June 24, 2016

Increased Regulation for Nonbank Mortgage Lenders Leads to Consolidation


Non-bank lenders have been rapidly taking over market share from banks over the recent past.

Non-banks may have been taking over plenty of market share from banks over the recent past, but an increasing regulatory burden is forcing consolidation.

According to Freddie Mac's October Insight & Outlook report, non-bank lending institutions substantially expanded their market share to 48 percent by 2014. That's the highest these shares have been over the past two decades, which means non-bank mortgage companies have more than recouped their market share lost from the Great Recession.

Yet the risk profile of these institutions is much higher compared to banks.

One of the biggest trends that has led to the exponential growth of non-bank lenders is technological innovation, which has vastly improved the customer experience. Lending has never been faster and easier thanks to the digital innovation that non-bank lenders have brought to the table.

After the housing crash nearly a decade ago, heavy regulations that were imposed shortly after caused banks to retreat from mortgage lending, leaving a void that non-bank lenders were easily able to slip into. According to Inside Mortgage Finance, non-banks made 45.9 percent of mortgages in 2015, a jump from just 13.4 percent in 2011.

But heightened regulation has been pinching the pockets of non-bank lenders as well, who have already been dealing with narrow margins. According to Mortgage Bankers Association data, the average cost to originate a mortgage spiked 18 percent over the last two years.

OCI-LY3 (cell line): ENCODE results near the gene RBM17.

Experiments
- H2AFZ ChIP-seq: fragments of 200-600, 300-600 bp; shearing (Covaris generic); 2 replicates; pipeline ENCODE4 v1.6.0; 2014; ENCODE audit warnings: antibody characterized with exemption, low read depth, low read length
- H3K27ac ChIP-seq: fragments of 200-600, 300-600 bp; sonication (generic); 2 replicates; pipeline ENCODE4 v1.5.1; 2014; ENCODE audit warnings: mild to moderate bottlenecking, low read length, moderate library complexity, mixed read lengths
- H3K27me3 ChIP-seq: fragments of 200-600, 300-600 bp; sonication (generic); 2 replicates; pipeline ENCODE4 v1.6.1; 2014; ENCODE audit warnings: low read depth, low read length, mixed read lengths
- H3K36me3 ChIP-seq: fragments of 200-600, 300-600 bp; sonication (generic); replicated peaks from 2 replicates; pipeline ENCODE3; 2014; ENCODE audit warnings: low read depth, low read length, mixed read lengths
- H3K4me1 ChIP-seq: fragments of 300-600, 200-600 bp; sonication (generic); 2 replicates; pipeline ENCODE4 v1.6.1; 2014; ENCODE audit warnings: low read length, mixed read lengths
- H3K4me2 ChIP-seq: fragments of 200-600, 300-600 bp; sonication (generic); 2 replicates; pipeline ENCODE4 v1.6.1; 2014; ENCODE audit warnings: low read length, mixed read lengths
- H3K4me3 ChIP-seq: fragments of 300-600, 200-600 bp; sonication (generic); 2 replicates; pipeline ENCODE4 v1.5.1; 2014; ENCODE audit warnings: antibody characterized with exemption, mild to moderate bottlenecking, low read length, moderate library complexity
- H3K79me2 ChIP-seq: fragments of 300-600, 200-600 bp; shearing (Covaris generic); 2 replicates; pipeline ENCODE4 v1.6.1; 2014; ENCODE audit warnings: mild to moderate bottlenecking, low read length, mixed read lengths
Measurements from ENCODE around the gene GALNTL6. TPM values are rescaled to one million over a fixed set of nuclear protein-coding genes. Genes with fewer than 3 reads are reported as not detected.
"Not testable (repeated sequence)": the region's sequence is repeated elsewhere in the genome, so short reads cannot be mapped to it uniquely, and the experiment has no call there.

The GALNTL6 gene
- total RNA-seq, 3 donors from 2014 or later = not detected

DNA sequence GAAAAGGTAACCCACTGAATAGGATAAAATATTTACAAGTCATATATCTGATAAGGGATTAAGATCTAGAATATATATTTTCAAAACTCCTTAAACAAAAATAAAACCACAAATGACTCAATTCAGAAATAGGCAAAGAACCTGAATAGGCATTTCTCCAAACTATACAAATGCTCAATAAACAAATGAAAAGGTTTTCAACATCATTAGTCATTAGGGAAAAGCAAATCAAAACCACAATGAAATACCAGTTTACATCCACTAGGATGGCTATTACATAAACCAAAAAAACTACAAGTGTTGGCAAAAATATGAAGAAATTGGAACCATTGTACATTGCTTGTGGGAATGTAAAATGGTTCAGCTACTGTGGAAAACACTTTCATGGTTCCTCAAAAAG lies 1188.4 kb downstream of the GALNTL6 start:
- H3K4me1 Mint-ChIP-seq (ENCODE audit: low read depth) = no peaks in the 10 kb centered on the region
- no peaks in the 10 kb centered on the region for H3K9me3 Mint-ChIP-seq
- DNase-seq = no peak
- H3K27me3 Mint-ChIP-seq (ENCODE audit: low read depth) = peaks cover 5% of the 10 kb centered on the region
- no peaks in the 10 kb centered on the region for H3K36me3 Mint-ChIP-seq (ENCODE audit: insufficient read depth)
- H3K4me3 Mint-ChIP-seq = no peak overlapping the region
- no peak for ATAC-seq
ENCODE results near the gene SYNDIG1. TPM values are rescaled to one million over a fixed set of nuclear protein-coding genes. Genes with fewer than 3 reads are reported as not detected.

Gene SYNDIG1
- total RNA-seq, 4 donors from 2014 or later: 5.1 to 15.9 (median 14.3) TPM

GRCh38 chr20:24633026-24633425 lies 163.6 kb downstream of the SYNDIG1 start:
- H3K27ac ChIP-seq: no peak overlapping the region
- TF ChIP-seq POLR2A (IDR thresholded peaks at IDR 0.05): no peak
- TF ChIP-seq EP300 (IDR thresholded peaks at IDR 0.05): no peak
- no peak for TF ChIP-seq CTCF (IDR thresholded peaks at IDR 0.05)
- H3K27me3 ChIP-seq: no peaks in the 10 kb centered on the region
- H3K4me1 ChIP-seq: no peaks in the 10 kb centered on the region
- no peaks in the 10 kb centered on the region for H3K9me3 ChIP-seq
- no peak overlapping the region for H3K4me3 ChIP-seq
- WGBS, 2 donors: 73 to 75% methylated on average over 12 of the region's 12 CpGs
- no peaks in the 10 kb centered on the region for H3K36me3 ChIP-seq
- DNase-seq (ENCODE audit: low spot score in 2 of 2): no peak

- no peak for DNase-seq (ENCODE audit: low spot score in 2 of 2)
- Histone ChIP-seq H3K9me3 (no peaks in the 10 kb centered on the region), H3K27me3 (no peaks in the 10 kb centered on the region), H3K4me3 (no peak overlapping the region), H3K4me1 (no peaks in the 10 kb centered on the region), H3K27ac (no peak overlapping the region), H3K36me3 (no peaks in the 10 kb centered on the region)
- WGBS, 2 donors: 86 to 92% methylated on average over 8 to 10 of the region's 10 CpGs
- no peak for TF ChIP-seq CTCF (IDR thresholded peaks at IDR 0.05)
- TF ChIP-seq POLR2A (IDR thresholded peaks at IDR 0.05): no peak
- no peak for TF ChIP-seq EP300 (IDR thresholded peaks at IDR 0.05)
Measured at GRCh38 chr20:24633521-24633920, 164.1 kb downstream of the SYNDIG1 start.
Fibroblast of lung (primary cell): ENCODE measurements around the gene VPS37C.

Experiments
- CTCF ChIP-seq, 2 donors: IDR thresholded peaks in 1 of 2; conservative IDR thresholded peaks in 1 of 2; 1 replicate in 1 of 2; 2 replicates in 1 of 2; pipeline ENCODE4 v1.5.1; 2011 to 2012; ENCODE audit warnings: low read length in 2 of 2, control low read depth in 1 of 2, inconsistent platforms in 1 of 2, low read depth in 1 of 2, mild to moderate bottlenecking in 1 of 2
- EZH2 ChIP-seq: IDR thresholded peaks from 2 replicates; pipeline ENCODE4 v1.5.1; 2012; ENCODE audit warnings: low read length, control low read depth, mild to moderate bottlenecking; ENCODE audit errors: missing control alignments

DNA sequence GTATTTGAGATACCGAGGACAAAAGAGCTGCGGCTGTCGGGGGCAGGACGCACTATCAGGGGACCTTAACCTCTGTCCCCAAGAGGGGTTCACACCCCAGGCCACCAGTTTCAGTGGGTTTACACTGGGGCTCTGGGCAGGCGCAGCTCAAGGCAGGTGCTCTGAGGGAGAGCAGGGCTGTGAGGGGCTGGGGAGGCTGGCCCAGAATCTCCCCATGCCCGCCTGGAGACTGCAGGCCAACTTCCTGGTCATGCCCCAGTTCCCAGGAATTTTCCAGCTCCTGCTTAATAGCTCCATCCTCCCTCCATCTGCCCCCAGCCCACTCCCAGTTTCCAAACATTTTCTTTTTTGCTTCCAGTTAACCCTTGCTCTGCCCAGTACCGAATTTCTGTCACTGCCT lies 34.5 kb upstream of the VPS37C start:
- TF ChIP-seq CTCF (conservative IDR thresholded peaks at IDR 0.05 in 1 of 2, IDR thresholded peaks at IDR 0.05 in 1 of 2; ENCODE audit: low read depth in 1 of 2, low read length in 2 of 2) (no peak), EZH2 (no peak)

Consolidation on the Horizon

With non-bank lenders facing tough regulations and increasing costs, consolidation is imminent. These companies must be bigger in order to effectively absorb regulatory costs.


Heightened regulations have spiked loan origination costs for non-banks, enticing the need for consolidation.

While bigger non-bank lenders like Quicken Loans may have enough clout to effectively handle the increase in regulatory costs, smaller home loan originators are not able to keep up with these expenses as easily. As such, they're more of a target for a takeover now more than ever before.

Fast Growth of Non-Bank Lenders Places Them Under Heightened Scrutiny

As non-bank institutions have grown rapidly over the recent past, they've been placed under heavier examination. The Consumer Financial Protection Bureau (CFPB) released rules regarding the Dodd-Frank Act to make the mortgage process easier to understand for consumers. These changes involved the simplification of forms and rules to hinder lenders from issuing mortgages despite some borrowers' inability to repay them.

As a result of these new CFPB rules, lenders have been forced to spend exorbitant amounts of money in an effort to comply. From additional staff, to training, to new technology, the efforts put forth by non-bank lenders has cost them a pretty penny. According to the Mortgage Bankers Association, the average loan production cost was $7,046 per mortgage in 2015, up from $5,948 in 2013.

Such costs are proving too much for smaller non-bank lenders to keep up with, hindering their ability to expand. As such, consolidation is expected.

Loan Advisors Help Non-Banks Remain Compliant Through Sale of Loans

At any time that there is consolidation in the lending sector, there are bound to be loans that fall out of transactions. Such loans require an experienced loan advisor to help ensure that these loans are sold in a compliant manner. If financial institutions want to remain in compliance, they need to follow the specific framework set forth by industry regulations.

By working with loan advisors at Garnet Capital, non-bank companies will have the advantage of consistent supervision of the loan sale realm. Take advantage of Garnet Capital's knowledge of loan portfolios and the regulatory environment of the lending industry as a whole; sign up for our newsletter today.